There’s no guarantee, of course, but we have a few reasons to hope management won’t reject us again. First, the negotiations last spring took place in the last days of the Barchi administration. President Jonathan Holloway has said he wants a better relationship with unions and to protect our “beloved community.” His actions haven’t yet matched his words, but we want to give him this opportunity to steer a different course. Also, state political leaders, including Gov. Phil Murphy, have told us they want Rutgers to reach a work-sharing agreement that protects jobs. We’ve been assured that Murphy will communicate this to Rutgers management. Almost all Rutgers employees who are not represented by a union were put into a work-sharing program (that is currently ongoing). The program was implemented successfully, yielding significant savings.
Would the 10 percent missing from our paychecks really be made up by unemployment?
Yes, because of the $300-a-week unemployment supplement paid to everyone approved for state-level unemployment benefits. In fact, workers with lower salaries might even come out ahead because they would receive the full $300 each week. Sen. Cory Booker and other members of Congress say this was exactly how they intended the supplemental payments to work when they were first enacted in the CARES Act last year: use federal money to keep laid-off and furloughed workers whole. The state Department of Labor approved Rutgers’ current work-sharing program and would approve ours, too, if we reach an agreement with management.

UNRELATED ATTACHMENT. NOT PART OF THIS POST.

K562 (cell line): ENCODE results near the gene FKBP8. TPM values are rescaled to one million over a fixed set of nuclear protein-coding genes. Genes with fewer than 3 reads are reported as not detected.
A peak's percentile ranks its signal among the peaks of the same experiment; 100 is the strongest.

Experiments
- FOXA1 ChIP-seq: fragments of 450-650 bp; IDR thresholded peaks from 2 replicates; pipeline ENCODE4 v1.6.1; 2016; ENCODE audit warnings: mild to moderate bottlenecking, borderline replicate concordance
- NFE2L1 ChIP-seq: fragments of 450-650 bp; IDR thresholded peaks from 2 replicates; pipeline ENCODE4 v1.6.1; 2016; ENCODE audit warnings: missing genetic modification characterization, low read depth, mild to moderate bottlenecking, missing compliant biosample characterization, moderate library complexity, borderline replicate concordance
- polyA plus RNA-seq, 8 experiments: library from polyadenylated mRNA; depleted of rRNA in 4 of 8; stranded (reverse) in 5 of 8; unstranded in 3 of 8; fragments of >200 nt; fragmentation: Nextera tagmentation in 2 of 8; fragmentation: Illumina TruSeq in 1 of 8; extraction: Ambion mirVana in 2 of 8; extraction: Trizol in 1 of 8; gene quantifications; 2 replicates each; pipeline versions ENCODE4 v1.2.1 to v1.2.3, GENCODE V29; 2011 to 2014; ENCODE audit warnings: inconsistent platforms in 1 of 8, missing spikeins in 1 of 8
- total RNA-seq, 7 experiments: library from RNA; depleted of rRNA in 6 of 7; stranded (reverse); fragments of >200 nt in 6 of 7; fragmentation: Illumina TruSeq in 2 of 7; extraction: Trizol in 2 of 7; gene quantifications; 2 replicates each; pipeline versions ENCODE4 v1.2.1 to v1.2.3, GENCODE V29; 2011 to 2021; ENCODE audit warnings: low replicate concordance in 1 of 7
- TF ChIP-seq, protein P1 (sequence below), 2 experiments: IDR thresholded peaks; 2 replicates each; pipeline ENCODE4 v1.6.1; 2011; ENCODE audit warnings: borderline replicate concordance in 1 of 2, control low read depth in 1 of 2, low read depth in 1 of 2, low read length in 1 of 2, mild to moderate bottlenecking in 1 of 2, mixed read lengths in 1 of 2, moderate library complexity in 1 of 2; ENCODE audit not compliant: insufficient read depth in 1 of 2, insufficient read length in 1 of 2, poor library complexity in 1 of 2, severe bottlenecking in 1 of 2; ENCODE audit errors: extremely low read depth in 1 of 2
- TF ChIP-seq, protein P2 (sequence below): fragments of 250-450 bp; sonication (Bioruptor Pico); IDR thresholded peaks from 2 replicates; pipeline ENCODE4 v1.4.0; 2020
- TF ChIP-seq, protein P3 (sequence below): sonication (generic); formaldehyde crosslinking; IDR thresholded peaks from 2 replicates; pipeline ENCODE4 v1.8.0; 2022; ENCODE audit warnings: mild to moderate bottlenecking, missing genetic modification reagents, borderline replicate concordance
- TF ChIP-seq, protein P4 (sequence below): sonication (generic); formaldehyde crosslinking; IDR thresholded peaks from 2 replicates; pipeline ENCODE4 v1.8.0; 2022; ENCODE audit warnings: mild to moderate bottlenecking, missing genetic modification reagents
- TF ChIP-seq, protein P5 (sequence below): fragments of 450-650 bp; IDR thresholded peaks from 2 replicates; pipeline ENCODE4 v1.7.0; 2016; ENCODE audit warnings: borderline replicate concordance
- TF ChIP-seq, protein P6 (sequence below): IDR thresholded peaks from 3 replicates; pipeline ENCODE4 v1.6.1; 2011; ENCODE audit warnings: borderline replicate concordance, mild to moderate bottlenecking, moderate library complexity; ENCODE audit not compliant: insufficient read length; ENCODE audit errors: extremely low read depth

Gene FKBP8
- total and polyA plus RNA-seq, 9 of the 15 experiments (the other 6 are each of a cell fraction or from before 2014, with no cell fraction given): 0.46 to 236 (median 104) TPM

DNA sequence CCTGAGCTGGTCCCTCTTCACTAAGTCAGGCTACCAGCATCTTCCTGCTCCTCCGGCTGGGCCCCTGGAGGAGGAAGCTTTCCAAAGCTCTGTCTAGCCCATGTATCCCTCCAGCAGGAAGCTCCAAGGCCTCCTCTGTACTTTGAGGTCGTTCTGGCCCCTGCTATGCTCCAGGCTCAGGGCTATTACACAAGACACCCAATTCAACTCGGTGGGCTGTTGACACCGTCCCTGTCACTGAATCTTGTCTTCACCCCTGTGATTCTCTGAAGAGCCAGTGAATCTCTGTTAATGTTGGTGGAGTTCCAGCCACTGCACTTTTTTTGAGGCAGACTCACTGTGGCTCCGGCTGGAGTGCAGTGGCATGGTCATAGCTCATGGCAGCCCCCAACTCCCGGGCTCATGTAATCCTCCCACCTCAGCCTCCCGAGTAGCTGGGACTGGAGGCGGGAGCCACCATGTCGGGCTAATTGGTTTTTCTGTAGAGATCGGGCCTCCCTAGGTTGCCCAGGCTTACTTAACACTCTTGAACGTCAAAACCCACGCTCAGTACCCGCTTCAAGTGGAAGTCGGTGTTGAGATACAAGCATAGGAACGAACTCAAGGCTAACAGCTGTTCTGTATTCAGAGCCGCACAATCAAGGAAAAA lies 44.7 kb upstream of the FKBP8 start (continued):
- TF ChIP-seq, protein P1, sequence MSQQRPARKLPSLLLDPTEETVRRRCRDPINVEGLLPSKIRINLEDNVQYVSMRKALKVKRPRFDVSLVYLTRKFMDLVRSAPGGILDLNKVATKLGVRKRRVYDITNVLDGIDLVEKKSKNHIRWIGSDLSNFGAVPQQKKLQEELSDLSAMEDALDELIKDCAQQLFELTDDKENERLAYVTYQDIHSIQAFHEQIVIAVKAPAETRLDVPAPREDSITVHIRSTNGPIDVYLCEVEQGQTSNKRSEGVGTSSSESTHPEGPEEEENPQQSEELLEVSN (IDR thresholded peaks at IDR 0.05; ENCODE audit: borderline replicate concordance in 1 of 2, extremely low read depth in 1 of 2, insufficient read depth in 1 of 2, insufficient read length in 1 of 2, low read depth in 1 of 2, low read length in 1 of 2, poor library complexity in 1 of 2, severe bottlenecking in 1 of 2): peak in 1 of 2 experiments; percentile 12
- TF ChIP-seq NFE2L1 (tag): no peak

But I’ll have to apply for unemployment. Won’t that be a nightmare?
We don’t want to sugarcoat this, and it will be up to you whether you apply or not (neither the university nor the union can apply on your behalf). We’ve been told that Rutgers has a special portal to handle unemployment applications, that it works efficiently, and that payments come quickly. We’ll insist that management devote staff to helping us apply. But we can’t guarantee that you won’t run into problems or delays. And this will be an added hassle at a time when we’re all coping with increased workloads. Ultimately, though, we believe the difficulties are worth it if our union can win job security for staff, TA/GA funding extensions, and PTL rehiring.
Will everyone be able to furlough and/or get unemployment?
Anyone authorized to work at Rutgers is eligible for unemployment. Management would work with us to exclude anyone in a precarious situation—for example, due to a specific visa status. Other members who might be excluded are faculty whose salaries are funded by grants that require work during the period through mid-March.
What does it mean to furlough? Am I supposed to work less?
Under work-sharing, you would not be paid by Rutgers for one half-day of work a week, and in theory, you should take an afternoon off to compensate. But our jobs aren’t built around clocking in and clocking out, and your class time won’t be reduced by 10 percent. It will be up to individuals to adjust their work routine. You are within your rights to work 10 percent less and decline meetings during your furlough time, but many of us will change little about our schedule.
What about the proposal to defer our raises? What does that mean?
We are currently in arbitration (postponed since the fall) over management’s declaration of a fiscal emergency and cancelation of our raises that were due July 1. If we make this proposal, we would offer to abandon the arbitration and accept that our raises won’t show up in our paychecks until next July. We would be giving up the extra income we should have gotten from our raises for this school year, saving Rutgers more than $15 million. But we would demand that next July, the contractually negotiated raises for both 2020–21 and 2021–22 go into effect, so we won’t fall any further behind.
We’re preparing a detailed FAQ for next week. Send your questions to email@example.com and we’ll try our best to answer all of them.